‘I fought Anthony Joshua on five days’ notice – I thought ‘oh s***’ in the ring’

Jason Gavern still remembers what his son said to him after being knocked down by Anthony Joshua in 2015.

"My son said 'dad you were fine,' and I was like 'son, you have no idea.'"

Gavern, like plenty of other boxers down the years, knows all too well what it's like to be on the end of a big right-hander from Joshua. The American fought AJ in Newcastle in 2015, accepting the bout on just five days' notice.

He put up a valiant defence against the up-and-coming Joshua, at that stage competing in his 11th competitive fight. Gavern, who quit the police force for a career in boxing, lasted three rounds against the Olympic gold medalist, bravely succumbing to a fourth and final knockdown, which gifted Joshua the 12th straight win of his professional career.

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Speaking exclusively to Daily Star Sport from Fort Lauderdale in Florida, Gavern opened up about what it was like accepting a fight with Joshua on such short notice and coming up against the Brit in the ring.

"I fought him on five days notice," Gavern tells us. "Eddie Hearn called me and said 'hey, do you want to fight?' I flew to London, we had a day of media and then I got a train to Newcastle. We arrived and I fought him two days later!

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"I was in camp with Joshua a couple of times and he’s a great guy. He's very respectful and very personable. I could talk to him and joke around. When I fought him in Newcastle he came across the ring and I thought 'oh s***, this guy is huge.'

"He had a different look and I thought 'oh boy, here we go.' He was a super cool guy to spar with. I was a veteran at the time, so I tried to give him some pointers and things like that."

Gavern went down three times before the fourth and final blow from Joshua ended the fight in the third round. Gavern was only the second person to take AJ to three rounds, after Konstantin Airich. Dillian Whyte then became the third a few months later.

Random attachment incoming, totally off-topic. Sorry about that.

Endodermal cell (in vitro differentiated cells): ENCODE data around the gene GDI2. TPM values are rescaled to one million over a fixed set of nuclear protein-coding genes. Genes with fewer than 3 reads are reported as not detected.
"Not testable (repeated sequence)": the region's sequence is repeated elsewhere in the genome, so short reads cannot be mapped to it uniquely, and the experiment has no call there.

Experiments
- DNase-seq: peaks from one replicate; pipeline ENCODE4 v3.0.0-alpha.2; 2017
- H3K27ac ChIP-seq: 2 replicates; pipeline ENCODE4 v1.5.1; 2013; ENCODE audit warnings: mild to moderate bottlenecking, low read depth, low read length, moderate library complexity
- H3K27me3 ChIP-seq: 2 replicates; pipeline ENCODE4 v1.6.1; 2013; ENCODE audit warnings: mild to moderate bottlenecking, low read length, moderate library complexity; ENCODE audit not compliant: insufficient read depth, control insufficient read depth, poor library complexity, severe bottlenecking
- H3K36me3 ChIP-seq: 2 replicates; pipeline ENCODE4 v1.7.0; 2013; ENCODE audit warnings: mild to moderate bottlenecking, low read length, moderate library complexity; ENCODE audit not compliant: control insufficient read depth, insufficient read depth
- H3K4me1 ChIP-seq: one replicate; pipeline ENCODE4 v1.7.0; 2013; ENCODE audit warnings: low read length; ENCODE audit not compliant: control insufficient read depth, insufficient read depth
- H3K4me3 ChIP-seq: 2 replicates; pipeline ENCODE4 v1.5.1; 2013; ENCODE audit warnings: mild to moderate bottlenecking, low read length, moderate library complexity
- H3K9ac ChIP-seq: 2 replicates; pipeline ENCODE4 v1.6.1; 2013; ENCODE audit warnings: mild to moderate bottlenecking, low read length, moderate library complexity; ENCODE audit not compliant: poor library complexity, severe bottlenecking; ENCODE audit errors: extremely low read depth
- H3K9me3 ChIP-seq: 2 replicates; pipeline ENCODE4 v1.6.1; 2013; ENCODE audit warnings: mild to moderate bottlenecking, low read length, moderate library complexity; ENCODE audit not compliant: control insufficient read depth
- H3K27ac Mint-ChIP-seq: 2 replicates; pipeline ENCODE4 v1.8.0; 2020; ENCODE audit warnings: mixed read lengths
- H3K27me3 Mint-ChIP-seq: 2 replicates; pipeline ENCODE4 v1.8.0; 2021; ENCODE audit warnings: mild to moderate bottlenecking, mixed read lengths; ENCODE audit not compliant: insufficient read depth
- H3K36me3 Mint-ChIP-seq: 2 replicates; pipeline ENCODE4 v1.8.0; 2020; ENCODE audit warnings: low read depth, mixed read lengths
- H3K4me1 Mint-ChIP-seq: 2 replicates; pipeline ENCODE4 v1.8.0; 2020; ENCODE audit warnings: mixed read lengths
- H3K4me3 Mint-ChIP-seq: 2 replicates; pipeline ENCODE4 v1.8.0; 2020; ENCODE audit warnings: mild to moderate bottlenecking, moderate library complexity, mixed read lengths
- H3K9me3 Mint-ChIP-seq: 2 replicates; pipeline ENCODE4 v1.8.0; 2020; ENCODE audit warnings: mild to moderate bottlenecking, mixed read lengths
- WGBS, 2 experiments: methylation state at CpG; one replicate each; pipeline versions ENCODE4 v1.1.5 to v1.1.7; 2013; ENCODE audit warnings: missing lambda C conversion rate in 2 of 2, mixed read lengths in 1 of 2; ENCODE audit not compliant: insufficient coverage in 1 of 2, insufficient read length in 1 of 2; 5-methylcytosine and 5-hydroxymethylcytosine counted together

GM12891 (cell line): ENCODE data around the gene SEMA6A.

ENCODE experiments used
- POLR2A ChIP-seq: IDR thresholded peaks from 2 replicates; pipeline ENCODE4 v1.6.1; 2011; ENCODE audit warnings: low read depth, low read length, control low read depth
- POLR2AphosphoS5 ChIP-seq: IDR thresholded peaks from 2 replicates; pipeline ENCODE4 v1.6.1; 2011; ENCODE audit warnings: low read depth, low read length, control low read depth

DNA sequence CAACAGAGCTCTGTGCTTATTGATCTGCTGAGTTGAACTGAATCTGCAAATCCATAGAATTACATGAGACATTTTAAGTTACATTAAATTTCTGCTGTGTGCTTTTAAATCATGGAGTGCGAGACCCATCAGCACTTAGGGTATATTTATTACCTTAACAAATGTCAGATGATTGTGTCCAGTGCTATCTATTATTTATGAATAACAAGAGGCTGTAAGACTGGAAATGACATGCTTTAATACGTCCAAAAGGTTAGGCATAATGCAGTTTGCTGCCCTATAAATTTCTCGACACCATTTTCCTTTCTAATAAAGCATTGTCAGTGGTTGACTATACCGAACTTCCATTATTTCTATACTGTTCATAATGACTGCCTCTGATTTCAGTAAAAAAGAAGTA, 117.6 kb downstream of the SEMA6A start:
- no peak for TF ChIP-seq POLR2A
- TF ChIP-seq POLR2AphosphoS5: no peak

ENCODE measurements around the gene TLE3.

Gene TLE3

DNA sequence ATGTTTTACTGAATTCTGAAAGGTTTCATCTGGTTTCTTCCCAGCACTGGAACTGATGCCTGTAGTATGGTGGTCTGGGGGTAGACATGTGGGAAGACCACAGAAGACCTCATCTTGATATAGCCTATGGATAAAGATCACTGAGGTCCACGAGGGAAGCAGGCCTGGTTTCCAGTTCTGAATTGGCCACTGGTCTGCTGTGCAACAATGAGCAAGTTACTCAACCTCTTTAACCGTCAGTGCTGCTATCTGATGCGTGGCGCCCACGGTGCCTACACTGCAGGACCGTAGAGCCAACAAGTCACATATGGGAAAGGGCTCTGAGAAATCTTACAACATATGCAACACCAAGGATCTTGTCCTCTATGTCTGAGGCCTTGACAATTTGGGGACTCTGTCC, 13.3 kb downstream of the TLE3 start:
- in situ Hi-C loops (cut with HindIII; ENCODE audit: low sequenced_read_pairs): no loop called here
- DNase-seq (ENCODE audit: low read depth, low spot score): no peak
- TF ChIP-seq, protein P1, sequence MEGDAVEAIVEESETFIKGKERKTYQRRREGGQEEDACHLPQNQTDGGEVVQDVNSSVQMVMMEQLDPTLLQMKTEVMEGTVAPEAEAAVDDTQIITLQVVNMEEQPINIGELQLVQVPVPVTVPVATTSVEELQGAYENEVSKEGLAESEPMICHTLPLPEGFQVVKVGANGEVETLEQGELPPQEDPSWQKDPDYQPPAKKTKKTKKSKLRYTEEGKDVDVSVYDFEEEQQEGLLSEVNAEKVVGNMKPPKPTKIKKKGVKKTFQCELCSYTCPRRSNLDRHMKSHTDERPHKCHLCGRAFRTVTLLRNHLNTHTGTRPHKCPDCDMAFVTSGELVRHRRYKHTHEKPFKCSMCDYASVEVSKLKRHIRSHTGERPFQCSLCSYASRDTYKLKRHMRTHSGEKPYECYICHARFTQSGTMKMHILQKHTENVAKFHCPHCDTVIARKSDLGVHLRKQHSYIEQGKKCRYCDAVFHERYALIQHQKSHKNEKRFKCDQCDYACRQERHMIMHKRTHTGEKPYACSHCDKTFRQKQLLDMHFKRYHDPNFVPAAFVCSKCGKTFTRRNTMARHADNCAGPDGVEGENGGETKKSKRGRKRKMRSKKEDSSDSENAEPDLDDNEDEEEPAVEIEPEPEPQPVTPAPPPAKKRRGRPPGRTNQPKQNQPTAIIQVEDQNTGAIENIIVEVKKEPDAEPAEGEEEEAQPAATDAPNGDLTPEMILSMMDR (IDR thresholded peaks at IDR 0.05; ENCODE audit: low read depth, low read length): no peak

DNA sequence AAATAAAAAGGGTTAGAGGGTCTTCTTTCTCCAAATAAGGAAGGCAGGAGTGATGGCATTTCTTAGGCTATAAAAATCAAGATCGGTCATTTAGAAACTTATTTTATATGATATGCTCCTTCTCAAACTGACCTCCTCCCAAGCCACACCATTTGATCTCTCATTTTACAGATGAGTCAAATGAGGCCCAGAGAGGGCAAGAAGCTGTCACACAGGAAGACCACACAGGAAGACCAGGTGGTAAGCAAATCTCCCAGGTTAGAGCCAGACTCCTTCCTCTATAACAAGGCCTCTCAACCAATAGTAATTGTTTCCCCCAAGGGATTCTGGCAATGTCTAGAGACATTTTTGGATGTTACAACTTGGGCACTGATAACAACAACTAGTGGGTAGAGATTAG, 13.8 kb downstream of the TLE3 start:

But what's it like being on the receiving end from a Joshua knockdown? Gavern is one of the few people who know.

"He’s very technical," the 46-year-old admits. "He hit me with like a triple hook. I remember specifically saying 'where the hell did that come from?' He knocked me down three or four times. I wasn’t hurt, he didn’t knock me out out, but the last shot really shook me. I remember being on the ropes and he came behind me and tapped me on the shoulder.

"I looked up at him and smiled but in my mind I was all over the place. My son said 'dad you were fine.' and I was like 'son, you have no idea.' I think Joshua’s journey has been amazing and I’ll always be a part of his history."

Joshua would go on to win multiple heavyweight titles after defeating Gavern, including the WBA and IBO belts in a memorable fight against Wladimir Klitschko at Wembley in 2017. He takes on Robert Helenius this weekend, a last minute replacement for Whyte who was forced to pull out at the last minute after returning an "adverse finding" from a doping test.

Gavern warned Joshua about being complacent against the Finn and believes his former opponent would be wise to take the fight as long as possible, predicting a knockout between rounds eight and 12.

The American, who describes himself to us as a "huge teddy bear," ended his professional fighting career with a very respectable 27-4-21 record, having fought the likes of Joshua and Deontay Wilder.

It ended up being the stuff of dreams for a young boy from Pennsylvania. "I have a number of losses on my record, but they’re from last minute fights that included lots of traveling," he concludes. "I travelled the world, I can’t complain about it.

"I was a kid from Pennsylvania. I never would have imagined I’d be recognised by people around the world who saw me as famous and wanted a picture with me."

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